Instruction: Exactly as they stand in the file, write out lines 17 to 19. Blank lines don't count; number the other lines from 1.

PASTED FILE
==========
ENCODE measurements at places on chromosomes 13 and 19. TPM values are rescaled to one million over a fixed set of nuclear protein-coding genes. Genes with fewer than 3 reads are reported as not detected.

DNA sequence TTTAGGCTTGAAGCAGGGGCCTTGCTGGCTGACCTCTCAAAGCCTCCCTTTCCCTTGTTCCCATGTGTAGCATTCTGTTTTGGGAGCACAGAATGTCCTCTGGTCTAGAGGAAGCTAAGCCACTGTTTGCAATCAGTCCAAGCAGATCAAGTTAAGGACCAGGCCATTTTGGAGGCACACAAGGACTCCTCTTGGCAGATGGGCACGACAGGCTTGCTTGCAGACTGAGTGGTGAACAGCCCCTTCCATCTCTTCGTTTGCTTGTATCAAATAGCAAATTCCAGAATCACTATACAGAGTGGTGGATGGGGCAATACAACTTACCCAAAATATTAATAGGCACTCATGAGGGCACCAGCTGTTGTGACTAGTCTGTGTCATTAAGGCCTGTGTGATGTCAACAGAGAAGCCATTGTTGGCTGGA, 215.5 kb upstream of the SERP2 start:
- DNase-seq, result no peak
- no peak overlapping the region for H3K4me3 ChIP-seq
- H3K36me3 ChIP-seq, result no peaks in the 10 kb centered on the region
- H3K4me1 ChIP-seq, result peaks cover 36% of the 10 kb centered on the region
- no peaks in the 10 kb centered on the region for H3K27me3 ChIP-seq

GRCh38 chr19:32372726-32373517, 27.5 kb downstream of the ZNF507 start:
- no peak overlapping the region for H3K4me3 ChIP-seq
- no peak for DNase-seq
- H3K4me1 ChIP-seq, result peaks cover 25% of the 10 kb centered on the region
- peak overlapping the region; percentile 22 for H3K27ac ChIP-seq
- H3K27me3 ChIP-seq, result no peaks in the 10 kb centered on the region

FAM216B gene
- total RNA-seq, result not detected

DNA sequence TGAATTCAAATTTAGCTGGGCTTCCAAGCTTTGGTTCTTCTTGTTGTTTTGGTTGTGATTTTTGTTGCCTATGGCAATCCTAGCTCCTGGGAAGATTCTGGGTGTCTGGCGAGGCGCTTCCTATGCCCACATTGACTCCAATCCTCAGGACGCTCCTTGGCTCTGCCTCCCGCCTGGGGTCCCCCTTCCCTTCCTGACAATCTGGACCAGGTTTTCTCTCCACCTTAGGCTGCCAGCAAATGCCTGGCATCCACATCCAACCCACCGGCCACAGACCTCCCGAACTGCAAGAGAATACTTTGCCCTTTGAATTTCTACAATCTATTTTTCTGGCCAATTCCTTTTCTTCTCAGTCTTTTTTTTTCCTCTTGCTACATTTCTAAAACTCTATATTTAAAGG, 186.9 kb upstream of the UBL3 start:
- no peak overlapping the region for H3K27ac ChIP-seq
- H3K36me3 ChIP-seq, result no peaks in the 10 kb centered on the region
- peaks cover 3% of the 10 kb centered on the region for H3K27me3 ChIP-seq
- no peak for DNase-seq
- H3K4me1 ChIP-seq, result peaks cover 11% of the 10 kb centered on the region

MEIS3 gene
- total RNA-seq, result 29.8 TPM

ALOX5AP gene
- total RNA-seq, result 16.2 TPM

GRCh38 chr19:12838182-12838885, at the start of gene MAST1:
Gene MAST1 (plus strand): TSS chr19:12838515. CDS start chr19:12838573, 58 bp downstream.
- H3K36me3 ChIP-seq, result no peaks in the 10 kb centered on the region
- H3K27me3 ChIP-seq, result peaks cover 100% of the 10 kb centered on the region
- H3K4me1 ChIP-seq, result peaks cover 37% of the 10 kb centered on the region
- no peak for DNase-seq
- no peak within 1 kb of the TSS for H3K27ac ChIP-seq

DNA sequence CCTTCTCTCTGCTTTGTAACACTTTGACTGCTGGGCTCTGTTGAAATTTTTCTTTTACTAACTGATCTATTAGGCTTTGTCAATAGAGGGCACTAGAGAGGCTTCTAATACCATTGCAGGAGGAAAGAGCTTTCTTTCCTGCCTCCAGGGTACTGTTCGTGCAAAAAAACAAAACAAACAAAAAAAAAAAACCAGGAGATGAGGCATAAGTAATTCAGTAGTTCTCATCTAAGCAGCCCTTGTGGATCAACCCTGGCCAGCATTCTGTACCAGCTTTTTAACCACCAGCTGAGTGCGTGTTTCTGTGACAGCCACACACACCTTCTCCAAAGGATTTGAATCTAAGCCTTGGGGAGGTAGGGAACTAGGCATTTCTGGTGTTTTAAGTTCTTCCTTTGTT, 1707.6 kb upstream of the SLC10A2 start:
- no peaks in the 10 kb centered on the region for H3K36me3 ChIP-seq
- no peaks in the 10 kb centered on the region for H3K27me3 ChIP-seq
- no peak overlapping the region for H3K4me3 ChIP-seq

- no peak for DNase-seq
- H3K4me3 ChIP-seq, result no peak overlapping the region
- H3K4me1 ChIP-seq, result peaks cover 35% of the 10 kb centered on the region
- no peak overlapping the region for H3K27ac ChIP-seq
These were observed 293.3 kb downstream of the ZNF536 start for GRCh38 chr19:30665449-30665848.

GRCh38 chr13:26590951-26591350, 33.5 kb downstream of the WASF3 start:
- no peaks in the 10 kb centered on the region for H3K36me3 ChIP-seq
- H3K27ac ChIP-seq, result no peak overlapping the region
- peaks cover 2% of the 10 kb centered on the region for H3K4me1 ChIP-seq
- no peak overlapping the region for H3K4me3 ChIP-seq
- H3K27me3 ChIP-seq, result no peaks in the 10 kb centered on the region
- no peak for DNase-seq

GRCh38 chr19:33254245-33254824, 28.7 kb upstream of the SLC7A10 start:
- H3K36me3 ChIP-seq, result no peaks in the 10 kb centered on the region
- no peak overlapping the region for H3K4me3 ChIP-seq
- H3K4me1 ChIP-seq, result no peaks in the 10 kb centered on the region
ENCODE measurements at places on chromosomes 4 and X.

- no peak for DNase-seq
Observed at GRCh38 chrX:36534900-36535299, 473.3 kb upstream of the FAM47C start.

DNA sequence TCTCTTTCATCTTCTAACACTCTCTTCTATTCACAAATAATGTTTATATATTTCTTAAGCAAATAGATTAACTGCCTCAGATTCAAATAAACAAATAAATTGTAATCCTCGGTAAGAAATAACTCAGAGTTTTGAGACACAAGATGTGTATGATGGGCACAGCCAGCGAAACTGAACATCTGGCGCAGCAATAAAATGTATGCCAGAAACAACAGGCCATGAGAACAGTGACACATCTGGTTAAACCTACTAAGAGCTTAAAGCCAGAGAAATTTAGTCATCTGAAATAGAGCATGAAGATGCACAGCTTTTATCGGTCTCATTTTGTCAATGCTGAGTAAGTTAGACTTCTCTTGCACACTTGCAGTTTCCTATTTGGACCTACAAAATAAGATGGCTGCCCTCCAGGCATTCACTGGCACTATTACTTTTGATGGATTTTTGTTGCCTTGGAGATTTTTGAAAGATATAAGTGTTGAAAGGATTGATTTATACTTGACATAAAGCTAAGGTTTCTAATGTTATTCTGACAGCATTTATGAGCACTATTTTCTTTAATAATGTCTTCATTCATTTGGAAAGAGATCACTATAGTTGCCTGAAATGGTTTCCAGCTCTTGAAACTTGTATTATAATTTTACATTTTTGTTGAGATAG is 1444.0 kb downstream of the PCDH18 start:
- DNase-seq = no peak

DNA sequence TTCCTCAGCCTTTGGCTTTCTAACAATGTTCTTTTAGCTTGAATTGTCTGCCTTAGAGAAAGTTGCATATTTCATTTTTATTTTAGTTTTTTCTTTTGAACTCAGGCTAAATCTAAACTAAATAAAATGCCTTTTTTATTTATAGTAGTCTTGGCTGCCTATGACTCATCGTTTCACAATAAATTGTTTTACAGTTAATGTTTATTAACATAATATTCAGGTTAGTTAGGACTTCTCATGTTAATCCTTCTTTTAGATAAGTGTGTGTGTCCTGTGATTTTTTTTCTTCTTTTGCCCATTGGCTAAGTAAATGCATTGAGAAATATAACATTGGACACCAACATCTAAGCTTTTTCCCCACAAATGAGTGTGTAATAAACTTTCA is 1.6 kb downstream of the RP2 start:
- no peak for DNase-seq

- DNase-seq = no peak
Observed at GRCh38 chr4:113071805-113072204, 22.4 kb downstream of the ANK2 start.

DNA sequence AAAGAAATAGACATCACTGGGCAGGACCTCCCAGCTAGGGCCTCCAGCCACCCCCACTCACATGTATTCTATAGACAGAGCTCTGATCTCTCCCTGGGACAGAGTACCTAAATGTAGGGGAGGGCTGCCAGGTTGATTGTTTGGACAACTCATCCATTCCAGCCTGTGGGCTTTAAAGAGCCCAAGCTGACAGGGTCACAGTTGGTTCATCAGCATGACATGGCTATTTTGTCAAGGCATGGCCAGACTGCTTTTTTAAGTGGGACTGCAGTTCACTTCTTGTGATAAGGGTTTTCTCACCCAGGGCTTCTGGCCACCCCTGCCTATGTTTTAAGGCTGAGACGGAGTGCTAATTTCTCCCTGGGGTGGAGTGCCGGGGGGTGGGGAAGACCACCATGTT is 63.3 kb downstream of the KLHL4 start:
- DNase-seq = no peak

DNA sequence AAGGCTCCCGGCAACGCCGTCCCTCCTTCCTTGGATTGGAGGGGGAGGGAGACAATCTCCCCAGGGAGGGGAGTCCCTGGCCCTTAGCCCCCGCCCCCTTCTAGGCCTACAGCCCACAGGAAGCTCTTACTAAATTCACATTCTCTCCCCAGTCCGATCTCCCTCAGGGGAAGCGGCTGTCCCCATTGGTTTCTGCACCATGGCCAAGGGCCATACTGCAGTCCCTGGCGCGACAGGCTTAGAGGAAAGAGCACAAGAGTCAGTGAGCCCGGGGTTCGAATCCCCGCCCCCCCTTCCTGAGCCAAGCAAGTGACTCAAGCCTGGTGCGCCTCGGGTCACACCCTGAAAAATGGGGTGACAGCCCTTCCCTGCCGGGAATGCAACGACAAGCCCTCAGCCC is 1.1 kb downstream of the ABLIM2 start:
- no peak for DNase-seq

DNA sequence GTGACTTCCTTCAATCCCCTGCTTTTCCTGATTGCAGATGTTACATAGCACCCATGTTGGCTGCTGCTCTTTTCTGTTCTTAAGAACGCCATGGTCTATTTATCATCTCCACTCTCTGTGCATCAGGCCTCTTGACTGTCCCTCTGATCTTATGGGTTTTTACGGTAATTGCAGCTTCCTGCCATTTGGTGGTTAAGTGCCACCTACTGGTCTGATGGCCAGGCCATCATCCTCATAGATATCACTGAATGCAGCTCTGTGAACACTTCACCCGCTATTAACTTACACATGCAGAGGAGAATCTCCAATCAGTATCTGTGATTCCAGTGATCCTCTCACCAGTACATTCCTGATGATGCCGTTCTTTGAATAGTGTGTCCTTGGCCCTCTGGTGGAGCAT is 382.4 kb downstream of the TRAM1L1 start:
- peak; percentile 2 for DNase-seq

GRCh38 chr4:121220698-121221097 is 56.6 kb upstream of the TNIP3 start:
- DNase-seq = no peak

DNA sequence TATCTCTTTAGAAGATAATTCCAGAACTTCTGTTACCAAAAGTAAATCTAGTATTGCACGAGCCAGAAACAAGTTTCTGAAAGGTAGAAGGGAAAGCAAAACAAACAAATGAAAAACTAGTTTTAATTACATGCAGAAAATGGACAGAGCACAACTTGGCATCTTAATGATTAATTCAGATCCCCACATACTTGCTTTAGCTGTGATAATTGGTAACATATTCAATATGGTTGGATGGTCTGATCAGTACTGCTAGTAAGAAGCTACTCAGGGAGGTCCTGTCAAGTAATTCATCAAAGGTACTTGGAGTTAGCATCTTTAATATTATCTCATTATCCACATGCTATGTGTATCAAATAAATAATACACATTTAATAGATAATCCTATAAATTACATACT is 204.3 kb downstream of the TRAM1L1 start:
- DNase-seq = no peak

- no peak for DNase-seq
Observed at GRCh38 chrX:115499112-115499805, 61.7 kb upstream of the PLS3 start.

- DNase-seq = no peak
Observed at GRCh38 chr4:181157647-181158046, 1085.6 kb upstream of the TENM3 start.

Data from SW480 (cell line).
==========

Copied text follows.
- no peak overlapping the region for H3K27ac ChIP-seq
- H3K36me3 ChIP-seq, result no peaks in the 10 kb centered on the region
- peaks cover 3% of the 10 kb centered on the region for H3K27me3 ChIP-seq